If you’re a connoisseur of electro-dream pop, then you’ll know that a little verisimilitude is what separates good from great inside this sub-genre. Sure, you can get some solid jams off of simply interesting instrumentation, but what keeps something in your mind for longer periods of time is the human elements that give it that multidimensional intrigue. In other words, there is an emotional connection of some kind that pushes the music past just wailing guitars or flat vocals. This factor is what divides the tracks on Creatures of an Hour; some prod their way into your psyche while others just dance around the outside.

The first song, “Cuckoo,” easily falls into the category that is able to penetrate deeper. An instant single for Still Corners, it kicks things off with its atmospheric waves of sound. Some bass joins in, increasing the heaviness that this substantial groove already had going and all that is left to complete the dreamy set are the female vocals. Borderline sinister, the sugary vocals tease and pull at the thickset spacey backing, juxtaposing sweet with theatrically dark. Behind Tessa Murray’s voice are some ethereal oohs and ahhs that echo along with the wispy lead. Following “Cuckoo” comes “Circulars,” a brief and to the point synthesizer saturated number that goes nonstop for its length of two minutes. Serving as a mostly instrumental interlude between the first and third numbers, it’s a short little number that adds a little synth spice to the tonal style.

Third on the album is “Endless Summer,” a track that doesn’t so much play on juxtaposition as it does on the overall sound of serenity and calm, with echoes of solemnity swirling beneath. It’s a track that is moderately good, and mirrors the rest of the album. For the most part, Still Corners hold your attention, letting their ethereal dreamy shoe-gaze meander its way into your attention. The first song is unique in that it really demands your focus, whereas the other songs let you come to them. An exception to this phenomenon comes on “I Wrote In Blood,” which implores the delicacy of Murray’s voice alongside loops of swirling synthesizers. It’s got this demented lullaby feeling to it, as if it’s a song for nightmares rather than sweet dreams.

All in all, it’s an interesting sounding album. If you’re looking for a ton of variety from song to song, then Creatures of an Hour may not be for you. If you’re cool with grippingly soft, yet edgy vocals accompanied by winter-perfect hazy pop then by all means, you’re set.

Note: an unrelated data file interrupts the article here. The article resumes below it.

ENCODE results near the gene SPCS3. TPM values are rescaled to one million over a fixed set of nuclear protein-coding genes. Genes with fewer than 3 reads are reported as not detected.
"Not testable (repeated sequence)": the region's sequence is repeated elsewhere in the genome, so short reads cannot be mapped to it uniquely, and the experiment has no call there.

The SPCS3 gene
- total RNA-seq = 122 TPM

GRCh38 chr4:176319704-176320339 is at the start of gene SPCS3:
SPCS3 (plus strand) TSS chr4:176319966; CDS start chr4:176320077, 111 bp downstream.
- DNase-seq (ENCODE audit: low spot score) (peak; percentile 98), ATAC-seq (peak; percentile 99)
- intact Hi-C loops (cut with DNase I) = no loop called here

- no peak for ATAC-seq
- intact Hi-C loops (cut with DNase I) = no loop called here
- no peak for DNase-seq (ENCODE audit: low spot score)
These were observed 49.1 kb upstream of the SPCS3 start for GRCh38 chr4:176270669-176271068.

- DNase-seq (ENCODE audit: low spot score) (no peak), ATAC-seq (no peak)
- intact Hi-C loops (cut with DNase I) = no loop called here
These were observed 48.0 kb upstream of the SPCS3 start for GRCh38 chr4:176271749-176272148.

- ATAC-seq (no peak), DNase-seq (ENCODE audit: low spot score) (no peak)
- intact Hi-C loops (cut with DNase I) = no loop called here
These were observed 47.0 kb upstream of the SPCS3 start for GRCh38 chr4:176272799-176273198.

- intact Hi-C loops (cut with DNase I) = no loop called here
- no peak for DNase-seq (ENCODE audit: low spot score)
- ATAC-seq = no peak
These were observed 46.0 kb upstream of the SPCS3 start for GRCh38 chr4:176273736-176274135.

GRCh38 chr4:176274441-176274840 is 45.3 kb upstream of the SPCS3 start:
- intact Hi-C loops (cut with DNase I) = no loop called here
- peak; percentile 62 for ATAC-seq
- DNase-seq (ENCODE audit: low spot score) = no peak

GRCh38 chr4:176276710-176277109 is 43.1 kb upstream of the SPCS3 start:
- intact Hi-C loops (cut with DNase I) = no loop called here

Creatures of an Hour is out now on Sub Pop Records.

New Girl Pop Number from Coasting

Man, as soon as I got this email, it seemed like Coasting was all over the web, and why shouldn’t it be?  It’s the new project from Fiona, the drummer from the Vivian Girls, and it’s pretty tasty.  The group has their new album, You’re Never Going Back, coming out on November 15th via M’Lady Records; and based on the record sampler we were sent, it’s going to be a solid effort.  Personally, the production’s a lot cleaner, yet it still has that bubbling garage-pop sensibility.  Hopefully they can sustain catchy goodness for an entire record, and a good career to boot.

[audio:http://austintownhall.com/wp-content/uploads/2011/10/04-Portland.mp3]

Show Preview: Wye Oak @ the Parish (10/14)

Date Friday, October 14th
Location The Parish
Doors 800p
Tickets $12 from Frontgate

With the slew of shows piling up in Austin this month, this is one that you definitely don’t want to miss out on.  Friday, Baltimore duo Wye Oak make their way into town, hoping to reignite the passion for their great record Civilian, which came out earlier this year on Merge Records. With Jenn Wasner on vocals and Andy Stack, it’s hard to imagine how the two can craft such a huge wall of sound, both fragile and ecclectic–my bet is on Jenn and her powerful vocals. Among all the shows, this is definitely the one you should put on your MUST see list. You can also catch opener Erika Wennerstrom of Heartless Bastards if you show up on time folks!